Those beautiful trees remind me daily of Verdun and I am grateful.  I am also grateful, (and I am sure Verdun would have been too,) for the Oral Sabine Vaccine, as a preventative vaccine to Polio. I continue to be grateful for all the medical advances that keep us safe and healthy. I call it, the magic of Science. It continues to amaze me and I am very grateful.

Recollections by Robyn Pfeiffer

I am also very grateful for the life I have been privileged to live. Chris, as a young winemaker, took me to all of the Lindeman Wines locations throughout Australia. He worked. I taught in many schools and looked after the family and the home.

Chris started his winemaking career in 1974 at Lindemans Corowa, NSW and became friends with the original families from the Rutherglen winemaking fraternity. We then moved to Sydney to Lindeman’s blending, bottling and administration hub.  Chris remembers ‘THE’ computer took up a room about as big as a double garage!

From there, Chris made wine up in the Hunter Valley at Lindemans Ben Ean Winery.  As he often says, “Ben Ean was a very well made wine.  It paid my salary and everyone else’s too!”

Then we moved over to Coonawarra, SA to Rouge Homme and our elder daughter was born there.  Sadly for many, the call came to return to Corowa, to pull down the original Dr Henry Lindeman winery, relocate the wine and the equipment to other Lindeman locations, as well as building a processing plant on one of the two vineyards AND make the Vintage of 1979.  Even as I write this, I wonder how he did it.  It is amazing what can be achieved with youth, enthusiasm and dedication on your side.  Plus, while all this was going on, our winemaking daughter, Jen was born.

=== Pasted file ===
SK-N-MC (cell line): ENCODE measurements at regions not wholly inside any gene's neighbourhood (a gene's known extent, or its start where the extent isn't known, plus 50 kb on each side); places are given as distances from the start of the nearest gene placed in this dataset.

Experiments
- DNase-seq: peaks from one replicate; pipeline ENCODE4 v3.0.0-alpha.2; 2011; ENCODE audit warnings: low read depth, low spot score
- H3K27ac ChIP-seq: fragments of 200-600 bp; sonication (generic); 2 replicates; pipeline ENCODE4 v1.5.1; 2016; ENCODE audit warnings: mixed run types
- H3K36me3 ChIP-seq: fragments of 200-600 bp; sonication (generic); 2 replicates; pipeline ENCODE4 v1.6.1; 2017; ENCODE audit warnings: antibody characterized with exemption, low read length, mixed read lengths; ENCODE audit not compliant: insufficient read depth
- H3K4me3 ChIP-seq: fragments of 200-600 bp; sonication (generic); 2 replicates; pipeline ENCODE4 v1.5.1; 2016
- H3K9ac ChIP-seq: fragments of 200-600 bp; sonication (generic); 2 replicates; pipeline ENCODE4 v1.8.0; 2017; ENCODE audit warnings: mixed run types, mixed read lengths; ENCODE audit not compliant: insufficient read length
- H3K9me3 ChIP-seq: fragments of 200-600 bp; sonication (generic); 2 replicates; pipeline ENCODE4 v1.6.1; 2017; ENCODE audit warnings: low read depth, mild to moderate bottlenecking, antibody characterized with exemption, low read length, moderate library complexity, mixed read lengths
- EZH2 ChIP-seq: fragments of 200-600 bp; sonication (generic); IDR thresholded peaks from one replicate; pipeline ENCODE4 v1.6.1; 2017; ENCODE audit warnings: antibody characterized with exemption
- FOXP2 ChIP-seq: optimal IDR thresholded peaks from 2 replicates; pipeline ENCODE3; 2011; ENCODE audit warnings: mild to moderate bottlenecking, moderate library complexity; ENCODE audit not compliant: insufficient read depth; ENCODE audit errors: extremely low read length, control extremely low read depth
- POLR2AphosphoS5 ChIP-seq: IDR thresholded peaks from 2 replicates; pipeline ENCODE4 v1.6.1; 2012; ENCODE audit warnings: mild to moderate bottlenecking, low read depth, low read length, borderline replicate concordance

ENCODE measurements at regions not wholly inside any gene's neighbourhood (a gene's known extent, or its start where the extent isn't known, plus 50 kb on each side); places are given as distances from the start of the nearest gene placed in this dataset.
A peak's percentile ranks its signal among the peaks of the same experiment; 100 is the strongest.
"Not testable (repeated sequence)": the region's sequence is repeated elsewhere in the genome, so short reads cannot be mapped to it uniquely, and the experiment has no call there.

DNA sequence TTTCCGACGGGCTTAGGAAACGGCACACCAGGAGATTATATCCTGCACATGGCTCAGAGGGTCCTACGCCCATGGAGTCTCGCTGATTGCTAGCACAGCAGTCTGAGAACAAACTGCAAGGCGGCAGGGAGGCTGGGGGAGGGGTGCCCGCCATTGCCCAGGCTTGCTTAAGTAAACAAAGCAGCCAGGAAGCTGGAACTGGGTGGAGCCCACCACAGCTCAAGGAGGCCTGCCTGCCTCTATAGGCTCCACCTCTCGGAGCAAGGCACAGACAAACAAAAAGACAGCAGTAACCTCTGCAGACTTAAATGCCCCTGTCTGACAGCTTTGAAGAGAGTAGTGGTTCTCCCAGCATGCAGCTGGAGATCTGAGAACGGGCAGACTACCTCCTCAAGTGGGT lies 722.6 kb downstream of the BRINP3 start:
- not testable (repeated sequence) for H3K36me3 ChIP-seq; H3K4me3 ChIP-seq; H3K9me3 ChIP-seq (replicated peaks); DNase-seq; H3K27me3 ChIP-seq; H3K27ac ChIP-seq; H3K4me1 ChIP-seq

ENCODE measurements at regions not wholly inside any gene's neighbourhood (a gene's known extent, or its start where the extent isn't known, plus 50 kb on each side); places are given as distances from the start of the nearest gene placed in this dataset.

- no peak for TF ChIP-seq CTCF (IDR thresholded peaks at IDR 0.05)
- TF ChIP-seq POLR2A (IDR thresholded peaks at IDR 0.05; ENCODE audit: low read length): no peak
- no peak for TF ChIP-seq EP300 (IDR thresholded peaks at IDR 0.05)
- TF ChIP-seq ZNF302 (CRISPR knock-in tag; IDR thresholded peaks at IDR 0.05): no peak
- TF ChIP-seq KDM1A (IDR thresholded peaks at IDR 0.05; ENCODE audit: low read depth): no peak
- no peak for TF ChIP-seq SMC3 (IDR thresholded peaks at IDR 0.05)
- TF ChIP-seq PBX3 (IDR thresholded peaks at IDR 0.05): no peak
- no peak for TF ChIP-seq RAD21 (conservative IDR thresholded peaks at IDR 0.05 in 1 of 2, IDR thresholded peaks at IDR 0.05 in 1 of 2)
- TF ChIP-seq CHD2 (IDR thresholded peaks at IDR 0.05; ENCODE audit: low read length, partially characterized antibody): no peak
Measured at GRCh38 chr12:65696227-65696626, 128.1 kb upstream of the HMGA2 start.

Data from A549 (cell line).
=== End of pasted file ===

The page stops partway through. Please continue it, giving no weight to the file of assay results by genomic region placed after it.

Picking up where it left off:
Upon the conclusion of that job, we moved to Lindeman’s largest winery, at Karadoc, Victoria.  That location became my home while Chris travelled back and forth to the processing winery he had built in Corowa, then to Leo Burings (part of Lindemans) in the Barossa Valley, back to Karadoc and the journey began again.  You see, by this time, Chris was in charge of ALL the fortified wine for the entire company. His job was not only a huge responsibility but it demanded a lot of travel and hands on at each winery location.  It was no wonder he missed out knowing about the Chicken Pox that spread through the Karadoc community…but that is another story.

And finally we come to how we came here. Chris was on one of his many trips to Corowa and a pump had broken down.  He needed to get it fixed quickly and the person who could do that was in Wangaratta.  Chris drove down Distillery Road and saw the Forthcoming Auction sign on the Seppelts property. He rang me and said, “what do you think of this idea?”  And so it came to be.  We moved here, to 167 Distillery Road Wahgunyah.

We arrived on our Wedding Annivetsary, we met Ted and Verdun, the planter of those beautiful trees you park under in summer and photograph in autumn.  Having read this far, you know I marvel daily, as to how they came to grace our property.

The next time you visit and park your car under one, pat the rough bark, look up to the sky and be like me, thankful.